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From Heaven With Love

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    Slow to Believe

    Philip was the first to whom Jesus addressed the distinct command, “Follow Me.” He had heard John the Baptist's announcement of Christ as the Lamb of God. He was a sincere seeker for truth, but was slow of heart to believe, as his announcement of Him to Nathanael shows. Though Christ had been proclaimed by the voice from heaven as the Son of God, to Philip He was “Jesus of Nazareth, the son of Joseph.” John 1:45. Again, when the 5000 were fed, Philip's lack of faith was shown. It was to test him that Jesus questioned, “Whence shall we buy bread, that these may eat?” Philip's answer, on the side of unbelief, grieved Jesus: “Two hundred pennyworth of bread is not sufficient for them, that every one of them may take a little.” John 6:5, 7. Philip had seen Jesus’ works and felt His power, yet he had not faith.HLv 193.3

    When the Greeks inquired of Philip concerning Jesus, he did not seize the opportunity of introducing them to the Saviour, but went to tell Andrew. Again, in those last hours before the crucifixion, the words of Philip were such as to discourage faith. When Thomas said, “Lord, ... how can we know the way?” the Saviour answered, “I am the Way... . If ye had known Me, ye would have known My Father also.” From Philip came the response of unbelief: “Lord, show us the Father, and it sufficeth us.” John 14:5-8.HLv 194.1

    In happy contrast to Philip's unbelief was the childlike trust of Nathanael, whose faith took hold upon unseen realities. Yet Philip was a student in the school of Christ, and the divine Teacher bore patiently with his unbelief and dullness. When the Holy Spirit was poured out on the disciples, Philip taught with an assurance that carried conviction to the hearers.HLv 194.2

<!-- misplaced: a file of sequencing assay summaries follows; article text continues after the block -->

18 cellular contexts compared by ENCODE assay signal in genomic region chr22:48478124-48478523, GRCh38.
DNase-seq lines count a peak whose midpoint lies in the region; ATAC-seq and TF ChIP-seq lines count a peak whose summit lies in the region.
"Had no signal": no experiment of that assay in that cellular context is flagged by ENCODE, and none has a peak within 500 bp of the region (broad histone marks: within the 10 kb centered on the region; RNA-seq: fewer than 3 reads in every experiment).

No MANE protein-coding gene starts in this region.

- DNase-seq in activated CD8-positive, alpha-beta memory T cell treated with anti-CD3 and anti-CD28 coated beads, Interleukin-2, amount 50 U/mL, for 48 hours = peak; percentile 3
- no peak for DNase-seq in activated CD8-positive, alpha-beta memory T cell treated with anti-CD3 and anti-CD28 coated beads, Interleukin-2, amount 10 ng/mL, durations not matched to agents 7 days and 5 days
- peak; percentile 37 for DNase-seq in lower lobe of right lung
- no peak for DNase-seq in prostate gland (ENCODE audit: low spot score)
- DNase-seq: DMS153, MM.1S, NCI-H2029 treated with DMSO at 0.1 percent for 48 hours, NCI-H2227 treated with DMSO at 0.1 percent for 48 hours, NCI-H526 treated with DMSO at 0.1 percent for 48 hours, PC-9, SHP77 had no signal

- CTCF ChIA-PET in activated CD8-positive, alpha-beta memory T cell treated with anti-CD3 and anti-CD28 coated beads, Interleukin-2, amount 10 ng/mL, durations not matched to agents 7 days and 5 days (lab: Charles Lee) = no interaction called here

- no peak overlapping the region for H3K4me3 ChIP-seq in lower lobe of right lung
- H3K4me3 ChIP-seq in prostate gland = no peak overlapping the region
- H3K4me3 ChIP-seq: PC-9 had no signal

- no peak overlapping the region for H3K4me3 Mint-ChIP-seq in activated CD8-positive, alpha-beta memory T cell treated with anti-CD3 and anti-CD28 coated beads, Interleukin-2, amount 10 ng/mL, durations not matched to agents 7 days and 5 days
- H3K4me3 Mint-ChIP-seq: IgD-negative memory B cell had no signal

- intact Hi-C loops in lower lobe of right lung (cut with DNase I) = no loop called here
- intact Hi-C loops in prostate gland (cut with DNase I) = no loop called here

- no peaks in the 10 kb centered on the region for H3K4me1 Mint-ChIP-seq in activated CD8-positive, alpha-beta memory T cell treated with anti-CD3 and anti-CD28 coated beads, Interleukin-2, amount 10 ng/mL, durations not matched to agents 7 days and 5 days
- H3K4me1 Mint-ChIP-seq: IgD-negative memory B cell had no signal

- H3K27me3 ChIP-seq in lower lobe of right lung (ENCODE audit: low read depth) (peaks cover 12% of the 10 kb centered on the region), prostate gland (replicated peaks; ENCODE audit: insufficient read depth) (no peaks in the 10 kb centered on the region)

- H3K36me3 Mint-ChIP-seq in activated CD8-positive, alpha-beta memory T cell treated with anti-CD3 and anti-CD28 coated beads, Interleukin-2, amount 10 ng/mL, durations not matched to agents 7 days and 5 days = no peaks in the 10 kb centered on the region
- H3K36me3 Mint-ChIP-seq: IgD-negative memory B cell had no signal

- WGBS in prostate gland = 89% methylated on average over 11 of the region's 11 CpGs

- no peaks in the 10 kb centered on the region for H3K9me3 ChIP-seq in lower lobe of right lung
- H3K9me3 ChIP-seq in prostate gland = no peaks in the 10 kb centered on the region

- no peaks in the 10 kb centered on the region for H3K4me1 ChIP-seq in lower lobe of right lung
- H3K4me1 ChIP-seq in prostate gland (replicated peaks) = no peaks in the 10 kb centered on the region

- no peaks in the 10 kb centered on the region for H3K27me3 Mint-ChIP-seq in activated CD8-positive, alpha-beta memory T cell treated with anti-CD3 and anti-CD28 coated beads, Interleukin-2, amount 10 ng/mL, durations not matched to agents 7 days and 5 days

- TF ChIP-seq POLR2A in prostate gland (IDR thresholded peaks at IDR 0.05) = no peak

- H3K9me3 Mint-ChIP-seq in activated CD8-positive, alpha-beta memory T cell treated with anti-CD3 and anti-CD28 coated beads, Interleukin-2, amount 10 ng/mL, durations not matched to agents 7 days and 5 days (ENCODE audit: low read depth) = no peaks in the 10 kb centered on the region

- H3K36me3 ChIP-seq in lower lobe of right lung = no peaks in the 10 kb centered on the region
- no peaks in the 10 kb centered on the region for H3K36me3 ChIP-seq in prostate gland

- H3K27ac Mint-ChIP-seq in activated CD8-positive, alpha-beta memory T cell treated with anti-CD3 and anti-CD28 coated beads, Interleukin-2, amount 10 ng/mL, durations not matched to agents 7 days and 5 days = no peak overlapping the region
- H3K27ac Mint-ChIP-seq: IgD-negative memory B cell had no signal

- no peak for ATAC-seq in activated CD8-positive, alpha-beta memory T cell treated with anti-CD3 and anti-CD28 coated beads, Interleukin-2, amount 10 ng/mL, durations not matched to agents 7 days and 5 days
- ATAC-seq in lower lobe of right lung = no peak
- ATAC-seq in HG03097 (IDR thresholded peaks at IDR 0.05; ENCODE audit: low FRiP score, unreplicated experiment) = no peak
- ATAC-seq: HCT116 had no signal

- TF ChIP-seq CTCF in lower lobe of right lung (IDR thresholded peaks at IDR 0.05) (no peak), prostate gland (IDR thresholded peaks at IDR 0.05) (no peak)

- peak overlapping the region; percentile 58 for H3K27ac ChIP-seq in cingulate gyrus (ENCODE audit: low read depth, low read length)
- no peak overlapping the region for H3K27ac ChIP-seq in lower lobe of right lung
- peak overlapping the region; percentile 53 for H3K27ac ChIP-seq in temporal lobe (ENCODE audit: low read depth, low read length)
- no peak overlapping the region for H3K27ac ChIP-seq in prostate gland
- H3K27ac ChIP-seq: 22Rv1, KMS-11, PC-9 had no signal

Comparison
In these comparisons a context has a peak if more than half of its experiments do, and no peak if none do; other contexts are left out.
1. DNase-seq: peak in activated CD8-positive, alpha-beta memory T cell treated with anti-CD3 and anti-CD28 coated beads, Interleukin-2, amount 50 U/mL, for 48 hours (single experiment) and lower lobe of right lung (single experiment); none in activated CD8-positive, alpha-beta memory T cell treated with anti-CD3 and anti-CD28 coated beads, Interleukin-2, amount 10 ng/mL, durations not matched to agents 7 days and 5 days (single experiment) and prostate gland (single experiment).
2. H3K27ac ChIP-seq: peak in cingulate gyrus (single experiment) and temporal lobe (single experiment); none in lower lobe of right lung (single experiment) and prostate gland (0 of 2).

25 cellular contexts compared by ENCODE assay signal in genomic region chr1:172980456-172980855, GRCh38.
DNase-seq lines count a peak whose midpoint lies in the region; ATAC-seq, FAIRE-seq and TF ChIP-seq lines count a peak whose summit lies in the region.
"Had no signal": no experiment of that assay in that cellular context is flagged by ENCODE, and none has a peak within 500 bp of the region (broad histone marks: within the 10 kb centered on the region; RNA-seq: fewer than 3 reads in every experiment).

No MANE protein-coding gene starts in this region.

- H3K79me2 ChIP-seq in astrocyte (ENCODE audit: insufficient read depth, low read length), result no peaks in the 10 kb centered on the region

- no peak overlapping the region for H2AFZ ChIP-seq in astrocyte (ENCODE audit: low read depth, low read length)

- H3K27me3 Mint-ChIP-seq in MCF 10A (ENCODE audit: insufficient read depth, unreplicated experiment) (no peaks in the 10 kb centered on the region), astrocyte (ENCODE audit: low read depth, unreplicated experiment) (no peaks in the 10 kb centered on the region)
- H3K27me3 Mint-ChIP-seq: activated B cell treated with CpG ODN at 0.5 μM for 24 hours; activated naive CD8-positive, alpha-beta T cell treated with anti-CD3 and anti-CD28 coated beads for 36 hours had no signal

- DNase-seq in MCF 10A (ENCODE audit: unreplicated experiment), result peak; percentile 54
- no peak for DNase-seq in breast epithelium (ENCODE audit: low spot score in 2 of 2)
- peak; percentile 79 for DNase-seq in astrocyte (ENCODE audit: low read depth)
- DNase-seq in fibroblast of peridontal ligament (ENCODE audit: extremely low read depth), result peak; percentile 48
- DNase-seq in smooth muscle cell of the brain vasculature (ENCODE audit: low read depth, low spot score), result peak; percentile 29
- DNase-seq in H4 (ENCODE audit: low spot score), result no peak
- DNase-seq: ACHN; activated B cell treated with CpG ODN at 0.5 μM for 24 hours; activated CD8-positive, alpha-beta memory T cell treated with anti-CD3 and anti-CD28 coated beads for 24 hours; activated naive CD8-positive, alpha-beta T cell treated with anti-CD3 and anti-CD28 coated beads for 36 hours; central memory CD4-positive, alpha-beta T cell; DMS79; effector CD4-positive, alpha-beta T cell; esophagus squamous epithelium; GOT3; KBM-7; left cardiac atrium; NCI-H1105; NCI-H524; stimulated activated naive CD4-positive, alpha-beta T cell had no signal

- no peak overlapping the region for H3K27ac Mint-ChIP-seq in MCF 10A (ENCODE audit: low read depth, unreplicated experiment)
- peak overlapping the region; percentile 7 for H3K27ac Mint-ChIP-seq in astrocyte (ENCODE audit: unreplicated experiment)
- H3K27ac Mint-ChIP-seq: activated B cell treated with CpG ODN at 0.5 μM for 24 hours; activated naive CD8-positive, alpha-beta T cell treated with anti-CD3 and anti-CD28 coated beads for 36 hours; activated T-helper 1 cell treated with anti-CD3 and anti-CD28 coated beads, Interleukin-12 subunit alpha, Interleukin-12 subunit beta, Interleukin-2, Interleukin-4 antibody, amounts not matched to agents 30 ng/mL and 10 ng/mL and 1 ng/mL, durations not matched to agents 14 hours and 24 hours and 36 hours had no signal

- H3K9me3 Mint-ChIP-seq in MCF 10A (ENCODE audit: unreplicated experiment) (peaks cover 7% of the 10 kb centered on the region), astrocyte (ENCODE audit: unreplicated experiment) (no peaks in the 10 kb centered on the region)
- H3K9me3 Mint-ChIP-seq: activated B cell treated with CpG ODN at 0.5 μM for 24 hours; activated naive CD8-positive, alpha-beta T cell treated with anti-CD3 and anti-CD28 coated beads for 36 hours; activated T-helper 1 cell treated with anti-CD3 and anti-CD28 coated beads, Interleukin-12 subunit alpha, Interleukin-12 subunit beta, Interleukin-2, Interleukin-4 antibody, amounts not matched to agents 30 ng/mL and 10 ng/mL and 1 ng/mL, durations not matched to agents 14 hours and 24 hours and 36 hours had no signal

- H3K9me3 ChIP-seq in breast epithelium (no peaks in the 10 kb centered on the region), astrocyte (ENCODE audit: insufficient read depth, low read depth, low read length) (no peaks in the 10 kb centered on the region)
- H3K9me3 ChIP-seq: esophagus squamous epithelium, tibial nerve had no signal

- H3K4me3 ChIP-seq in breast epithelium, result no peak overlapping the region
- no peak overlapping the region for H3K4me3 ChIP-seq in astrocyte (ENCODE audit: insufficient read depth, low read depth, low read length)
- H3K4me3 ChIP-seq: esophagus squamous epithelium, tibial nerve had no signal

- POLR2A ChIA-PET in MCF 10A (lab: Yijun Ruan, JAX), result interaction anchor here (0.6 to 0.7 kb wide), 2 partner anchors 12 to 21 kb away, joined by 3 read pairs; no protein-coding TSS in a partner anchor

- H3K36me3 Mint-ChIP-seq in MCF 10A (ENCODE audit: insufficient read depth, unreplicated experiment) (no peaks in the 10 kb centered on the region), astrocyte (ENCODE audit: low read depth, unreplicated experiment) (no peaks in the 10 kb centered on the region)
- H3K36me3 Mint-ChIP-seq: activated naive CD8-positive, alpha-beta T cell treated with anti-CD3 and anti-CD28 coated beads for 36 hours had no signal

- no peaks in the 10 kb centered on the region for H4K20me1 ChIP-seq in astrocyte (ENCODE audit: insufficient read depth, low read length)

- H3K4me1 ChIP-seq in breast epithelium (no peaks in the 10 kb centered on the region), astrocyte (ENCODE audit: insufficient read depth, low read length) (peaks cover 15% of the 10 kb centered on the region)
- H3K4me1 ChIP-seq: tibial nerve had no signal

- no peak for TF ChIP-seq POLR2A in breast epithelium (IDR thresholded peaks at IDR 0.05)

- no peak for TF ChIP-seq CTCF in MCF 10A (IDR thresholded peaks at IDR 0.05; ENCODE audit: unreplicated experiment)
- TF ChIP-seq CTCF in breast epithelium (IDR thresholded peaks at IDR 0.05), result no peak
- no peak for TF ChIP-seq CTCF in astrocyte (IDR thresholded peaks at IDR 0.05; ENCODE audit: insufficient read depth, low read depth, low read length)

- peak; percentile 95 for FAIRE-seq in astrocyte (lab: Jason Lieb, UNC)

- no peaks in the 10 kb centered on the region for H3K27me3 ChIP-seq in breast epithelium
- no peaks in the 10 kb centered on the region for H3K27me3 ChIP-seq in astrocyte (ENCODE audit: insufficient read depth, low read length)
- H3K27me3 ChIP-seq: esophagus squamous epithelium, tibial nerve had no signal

While Jesus was preparing the disciples for ordination, one who had not been summoned urged his presence among them. Judas Iscariot, a professed follower of Christ, came forward, soliciting a place in this inner circle. By joining the apostles he hoped to secure a high place in the new kingdom. He was of commanding appearance, of keen discernment and executive ability, and the disciples commended him to Jesus as one who would greatly assist Him in His work. If Jesus had repulsed Judas, they would have questioned the wisdom of their Master. However, the after-history of Judas would show the danger of allowing worldly consideration to have weight in deciding the fitness of men for the work of God.HLv 194.3

    Yet Judas felt the influence of that divine power which was drawing souls to the Saviour. Jesus would not repulse this soul while even one desire was reaching toward the light. The Saviour read the heart of Judas; He knew the depths of iniquity to which, unless delivered by the grace of God, he would sink. In connecting this man with Himself, He placed him where he might, day by day, be brought in contact with His own unselfish love. If he would open his heart to Christ, even Judas might become a subject of the kingdom of God.HLv 194.4

    God takes men as they are and trains them for His service, if they will be disciplined and learn of Him. Through the knowledge and practice of the truth, through the grace of Christ, they may become transformed into His image.HLv 195.1

    Judas had the same opportunities as had the other disciples. But the practice of the truth was at variance with his desires and purposes, and he would not yield his ideas in order to receive wisdom from Heaven.HLv 195.2

    Tenderly the Saviour dealt with him who was to be His betrayer! Jesus presented before Judas the heinous character of greed. Many a time the disciple realized that his character had been portrayed and his sin pointed out; but he would not confess and forsake his unrighteousness. He continued to follow fraudulent practices. Lesson after lesson fell unheeded on the ears of Judas.HLv 195.3

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